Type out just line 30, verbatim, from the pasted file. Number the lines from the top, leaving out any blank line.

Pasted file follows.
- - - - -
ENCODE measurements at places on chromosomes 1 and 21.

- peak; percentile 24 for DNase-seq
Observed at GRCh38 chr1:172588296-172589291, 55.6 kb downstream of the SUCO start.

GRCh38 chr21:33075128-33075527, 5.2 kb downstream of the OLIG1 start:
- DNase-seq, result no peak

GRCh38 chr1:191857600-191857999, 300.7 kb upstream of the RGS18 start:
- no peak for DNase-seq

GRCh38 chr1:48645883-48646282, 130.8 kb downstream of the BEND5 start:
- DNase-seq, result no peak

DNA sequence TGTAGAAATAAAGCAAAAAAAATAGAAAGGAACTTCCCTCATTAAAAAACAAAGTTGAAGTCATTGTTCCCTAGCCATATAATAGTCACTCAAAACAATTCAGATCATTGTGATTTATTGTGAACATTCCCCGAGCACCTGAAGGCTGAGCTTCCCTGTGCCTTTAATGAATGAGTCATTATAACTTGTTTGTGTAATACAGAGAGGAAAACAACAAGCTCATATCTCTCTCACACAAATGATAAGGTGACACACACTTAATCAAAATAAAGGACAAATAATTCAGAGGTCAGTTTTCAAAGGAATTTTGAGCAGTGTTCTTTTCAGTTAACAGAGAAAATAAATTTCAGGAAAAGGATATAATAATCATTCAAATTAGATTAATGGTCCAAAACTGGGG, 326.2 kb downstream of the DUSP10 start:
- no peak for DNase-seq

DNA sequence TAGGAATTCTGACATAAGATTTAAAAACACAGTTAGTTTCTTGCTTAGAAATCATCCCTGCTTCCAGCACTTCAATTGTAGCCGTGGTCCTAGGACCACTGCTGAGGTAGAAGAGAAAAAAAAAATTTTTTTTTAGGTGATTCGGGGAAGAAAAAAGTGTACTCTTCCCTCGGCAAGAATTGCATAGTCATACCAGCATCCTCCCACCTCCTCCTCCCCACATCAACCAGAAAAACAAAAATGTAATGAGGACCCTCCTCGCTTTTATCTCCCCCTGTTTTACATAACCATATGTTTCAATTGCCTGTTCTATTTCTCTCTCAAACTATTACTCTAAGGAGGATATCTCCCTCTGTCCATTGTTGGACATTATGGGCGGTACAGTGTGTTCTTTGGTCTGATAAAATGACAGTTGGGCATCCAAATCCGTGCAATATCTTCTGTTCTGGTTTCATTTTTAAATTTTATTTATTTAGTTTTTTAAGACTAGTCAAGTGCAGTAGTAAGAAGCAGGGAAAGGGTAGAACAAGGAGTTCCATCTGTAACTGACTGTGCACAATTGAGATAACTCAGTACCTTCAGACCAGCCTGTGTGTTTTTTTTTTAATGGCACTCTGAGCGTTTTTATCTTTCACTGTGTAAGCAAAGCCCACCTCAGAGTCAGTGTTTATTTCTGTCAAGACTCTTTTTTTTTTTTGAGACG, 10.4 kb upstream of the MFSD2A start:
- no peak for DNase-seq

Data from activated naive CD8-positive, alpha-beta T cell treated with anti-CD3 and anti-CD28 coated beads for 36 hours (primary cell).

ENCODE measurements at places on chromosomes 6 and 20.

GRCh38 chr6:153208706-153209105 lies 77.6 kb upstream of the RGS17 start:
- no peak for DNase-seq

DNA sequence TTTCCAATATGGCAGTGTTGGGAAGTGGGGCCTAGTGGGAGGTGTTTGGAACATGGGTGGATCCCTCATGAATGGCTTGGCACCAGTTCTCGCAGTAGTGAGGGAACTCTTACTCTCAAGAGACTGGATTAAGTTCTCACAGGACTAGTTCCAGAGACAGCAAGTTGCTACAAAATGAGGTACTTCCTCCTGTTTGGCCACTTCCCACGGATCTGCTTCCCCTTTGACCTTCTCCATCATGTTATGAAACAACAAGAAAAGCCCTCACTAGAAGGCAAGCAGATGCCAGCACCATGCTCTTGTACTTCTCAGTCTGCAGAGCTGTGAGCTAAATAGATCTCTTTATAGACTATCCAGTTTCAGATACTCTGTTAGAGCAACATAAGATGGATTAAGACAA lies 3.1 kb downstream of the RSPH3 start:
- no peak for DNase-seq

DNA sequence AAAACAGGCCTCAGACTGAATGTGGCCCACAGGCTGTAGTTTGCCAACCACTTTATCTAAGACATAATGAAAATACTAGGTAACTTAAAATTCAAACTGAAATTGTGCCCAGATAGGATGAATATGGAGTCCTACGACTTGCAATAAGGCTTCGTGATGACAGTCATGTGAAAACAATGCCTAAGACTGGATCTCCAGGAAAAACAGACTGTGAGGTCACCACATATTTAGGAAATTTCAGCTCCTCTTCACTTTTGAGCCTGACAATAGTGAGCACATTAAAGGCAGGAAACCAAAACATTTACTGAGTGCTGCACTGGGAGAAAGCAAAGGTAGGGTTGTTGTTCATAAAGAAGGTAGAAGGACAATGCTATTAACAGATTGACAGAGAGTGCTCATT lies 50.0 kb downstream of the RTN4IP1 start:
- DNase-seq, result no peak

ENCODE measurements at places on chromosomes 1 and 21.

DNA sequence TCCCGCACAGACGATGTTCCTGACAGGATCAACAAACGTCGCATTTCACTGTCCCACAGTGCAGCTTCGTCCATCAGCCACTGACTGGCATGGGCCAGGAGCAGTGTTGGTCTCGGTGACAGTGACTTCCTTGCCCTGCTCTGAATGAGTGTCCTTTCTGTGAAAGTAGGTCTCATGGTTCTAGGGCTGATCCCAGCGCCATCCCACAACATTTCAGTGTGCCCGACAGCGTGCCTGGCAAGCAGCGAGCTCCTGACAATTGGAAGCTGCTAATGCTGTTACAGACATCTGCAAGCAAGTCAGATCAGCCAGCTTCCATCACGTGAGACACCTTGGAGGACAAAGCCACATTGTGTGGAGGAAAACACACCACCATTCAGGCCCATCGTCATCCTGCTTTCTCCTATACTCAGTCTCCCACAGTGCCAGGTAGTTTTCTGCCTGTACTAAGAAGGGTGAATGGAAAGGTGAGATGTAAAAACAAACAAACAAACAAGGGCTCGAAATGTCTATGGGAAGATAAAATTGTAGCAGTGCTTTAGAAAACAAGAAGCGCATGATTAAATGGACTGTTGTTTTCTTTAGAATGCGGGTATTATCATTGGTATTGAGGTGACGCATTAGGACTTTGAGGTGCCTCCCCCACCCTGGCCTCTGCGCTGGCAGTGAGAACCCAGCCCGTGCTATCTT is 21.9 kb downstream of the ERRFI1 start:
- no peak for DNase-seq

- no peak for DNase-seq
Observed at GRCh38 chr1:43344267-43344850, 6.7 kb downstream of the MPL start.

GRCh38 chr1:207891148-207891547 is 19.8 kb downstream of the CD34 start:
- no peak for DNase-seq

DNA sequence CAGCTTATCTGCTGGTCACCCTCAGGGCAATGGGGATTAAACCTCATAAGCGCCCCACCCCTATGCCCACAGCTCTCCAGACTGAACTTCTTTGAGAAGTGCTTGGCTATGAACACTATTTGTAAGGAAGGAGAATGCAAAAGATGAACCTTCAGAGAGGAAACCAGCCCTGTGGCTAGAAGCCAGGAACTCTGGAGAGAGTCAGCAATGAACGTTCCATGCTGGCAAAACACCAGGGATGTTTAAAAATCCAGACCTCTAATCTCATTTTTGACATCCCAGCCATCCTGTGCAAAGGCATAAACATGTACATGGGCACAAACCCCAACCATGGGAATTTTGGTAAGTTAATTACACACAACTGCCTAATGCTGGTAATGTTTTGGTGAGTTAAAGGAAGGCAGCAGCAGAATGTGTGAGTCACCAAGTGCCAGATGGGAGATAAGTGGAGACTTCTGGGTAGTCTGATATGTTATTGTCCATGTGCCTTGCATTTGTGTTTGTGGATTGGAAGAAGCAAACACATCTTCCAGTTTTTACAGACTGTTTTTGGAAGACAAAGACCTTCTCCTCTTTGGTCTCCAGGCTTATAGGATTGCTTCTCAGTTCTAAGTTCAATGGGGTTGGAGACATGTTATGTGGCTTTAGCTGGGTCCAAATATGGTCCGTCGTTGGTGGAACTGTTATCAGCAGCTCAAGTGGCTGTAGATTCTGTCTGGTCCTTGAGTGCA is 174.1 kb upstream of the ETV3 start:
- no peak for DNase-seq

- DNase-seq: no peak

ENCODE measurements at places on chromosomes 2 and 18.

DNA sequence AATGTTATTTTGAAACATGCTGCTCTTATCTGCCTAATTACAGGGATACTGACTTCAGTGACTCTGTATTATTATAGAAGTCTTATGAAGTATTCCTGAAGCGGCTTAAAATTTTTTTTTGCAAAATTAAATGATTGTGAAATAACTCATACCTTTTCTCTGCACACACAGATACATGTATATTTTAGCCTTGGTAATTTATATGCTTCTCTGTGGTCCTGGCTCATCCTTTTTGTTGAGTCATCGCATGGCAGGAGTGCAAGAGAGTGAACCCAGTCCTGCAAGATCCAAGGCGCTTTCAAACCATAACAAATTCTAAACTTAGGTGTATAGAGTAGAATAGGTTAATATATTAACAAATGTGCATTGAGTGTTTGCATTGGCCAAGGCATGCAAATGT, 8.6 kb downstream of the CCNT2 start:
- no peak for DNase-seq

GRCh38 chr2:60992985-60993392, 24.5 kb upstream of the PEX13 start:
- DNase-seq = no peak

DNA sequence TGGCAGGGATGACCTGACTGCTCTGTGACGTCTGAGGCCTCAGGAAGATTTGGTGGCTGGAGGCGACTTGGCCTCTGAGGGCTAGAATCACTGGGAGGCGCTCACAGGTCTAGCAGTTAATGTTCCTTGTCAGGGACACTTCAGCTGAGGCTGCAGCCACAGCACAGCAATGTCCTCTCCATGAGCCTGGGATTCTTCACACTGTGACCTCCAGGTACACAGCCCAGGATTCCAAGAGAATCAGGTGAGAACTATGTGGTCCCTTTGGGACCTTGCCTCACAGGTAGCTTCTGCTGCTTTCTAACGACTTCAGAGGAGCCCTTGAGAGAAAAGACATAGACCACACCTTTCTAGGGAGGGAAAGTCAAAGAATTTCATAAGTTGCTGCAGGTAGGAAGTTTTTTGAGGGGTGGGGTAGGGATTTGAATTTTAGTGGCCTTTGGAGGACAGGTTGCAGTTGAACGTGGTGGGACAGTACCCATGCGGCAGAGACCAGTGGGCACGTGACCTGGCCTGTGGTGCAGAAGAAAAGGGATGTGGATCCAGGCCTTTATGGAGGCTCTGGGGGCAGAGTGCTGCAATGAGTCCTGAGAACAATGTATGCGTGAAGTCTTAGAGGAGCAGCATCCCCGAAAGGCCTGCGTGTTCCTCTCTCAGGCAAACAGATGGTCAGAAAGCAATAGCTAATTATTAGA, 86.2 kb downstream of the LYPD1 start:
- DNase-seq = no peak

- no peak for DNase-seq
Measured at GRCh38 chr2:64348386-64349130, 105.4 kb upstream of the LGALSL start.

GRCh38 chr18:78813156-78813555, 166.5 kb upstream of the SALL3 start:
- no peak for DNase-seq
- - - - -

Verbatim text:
- no peak for DNase-seq